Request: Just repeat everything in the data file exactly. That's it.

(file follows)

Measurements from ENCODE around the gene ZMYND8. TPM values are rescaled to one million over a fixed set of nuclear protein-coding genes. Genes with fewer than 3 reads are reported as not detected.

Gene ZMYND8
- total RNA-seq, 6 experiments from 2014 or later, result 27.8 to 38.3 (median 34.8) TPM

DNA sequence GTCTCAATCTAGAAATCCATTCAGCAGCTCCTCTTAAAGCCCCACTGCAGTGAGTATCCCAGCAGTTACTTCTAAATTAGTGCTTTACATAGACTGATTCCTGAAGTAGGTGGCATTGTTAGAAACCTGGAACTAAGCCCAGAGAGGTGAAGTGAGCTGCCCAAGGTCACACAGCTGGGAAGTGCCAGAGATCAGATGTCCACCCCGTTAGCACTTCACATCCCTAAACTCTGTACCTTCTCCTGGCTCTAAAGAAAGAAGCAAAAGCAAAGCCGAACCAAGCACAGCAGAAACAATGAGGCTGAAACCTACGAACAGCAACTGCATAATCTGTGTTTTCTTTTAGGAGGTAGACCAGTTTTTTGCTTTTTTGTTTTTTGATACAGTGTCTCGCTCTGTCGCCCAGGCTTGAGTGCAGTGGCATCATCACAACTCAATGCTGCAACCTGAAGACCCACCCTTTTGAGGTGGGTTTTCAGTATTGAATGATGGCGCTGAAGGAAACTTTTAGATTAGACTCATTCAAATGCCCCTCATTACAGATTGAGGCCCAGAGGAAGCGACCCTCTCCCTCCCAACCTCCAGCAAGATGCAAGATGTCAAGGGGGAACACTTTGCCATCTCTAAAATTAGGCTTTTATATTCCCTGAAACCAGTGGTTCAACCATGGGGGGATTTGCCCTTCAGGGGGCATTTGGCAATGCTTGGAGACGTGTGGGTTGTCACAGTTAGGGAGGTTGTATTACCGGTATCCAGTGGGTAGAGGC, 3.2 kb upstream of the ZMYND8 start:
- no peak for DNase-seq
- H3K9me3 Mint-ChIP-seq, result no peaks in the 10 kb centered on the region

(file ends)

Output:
Measurements from ENCODE around the gene ZMYND8. TPM values are rescaled to one million over a fixed set of nuclear protein-coding genes. Genes with fewer than 3 reads are reported as not detected.

Gene ZMYND8
- total RNA-seq, 6 experiments from 2014 or later, result 27.8 to 38.3 (median 34.8) TPM

DNA sequence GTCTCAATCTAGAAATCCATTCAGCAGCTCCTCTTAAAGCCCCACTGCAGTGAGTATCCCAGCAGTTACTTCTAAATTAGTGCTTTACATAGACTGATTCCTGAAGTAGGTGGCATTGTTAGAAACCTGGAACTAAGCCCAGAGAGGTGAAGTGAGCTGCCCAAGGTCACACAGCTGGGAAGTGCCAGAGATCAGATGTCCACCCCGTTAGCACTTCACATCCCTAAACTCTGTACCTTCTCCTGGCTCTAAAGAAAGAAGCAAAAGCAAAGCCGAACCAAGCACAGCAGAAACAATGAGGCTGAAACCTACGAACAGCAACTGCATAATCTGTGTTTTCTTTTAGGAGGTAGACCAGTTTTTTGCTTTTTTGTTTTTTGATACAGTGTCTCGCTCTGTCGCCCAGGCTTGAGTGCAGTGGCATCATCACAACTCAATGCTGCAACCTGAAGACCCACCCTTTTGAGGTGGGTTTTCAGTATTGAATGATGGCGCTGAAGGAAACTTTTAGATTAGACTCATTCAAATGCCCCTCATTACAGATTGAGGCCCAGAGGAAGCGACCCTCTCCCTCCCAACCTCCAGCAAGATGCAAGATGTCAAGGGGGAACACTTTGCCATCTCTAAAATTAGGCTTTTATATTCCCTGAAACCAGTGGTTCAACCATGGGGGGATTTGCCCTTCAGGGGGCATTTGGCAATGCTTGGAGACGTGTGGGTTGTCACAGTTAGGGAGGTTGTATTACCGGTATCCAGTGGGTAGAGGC, 3.2 kb upstream of the ZMYND8 start:
- no peak for DNase-seq
- H3K9me3 Mint-ChIP-seq, result no peaks in the 10 kb centered on the region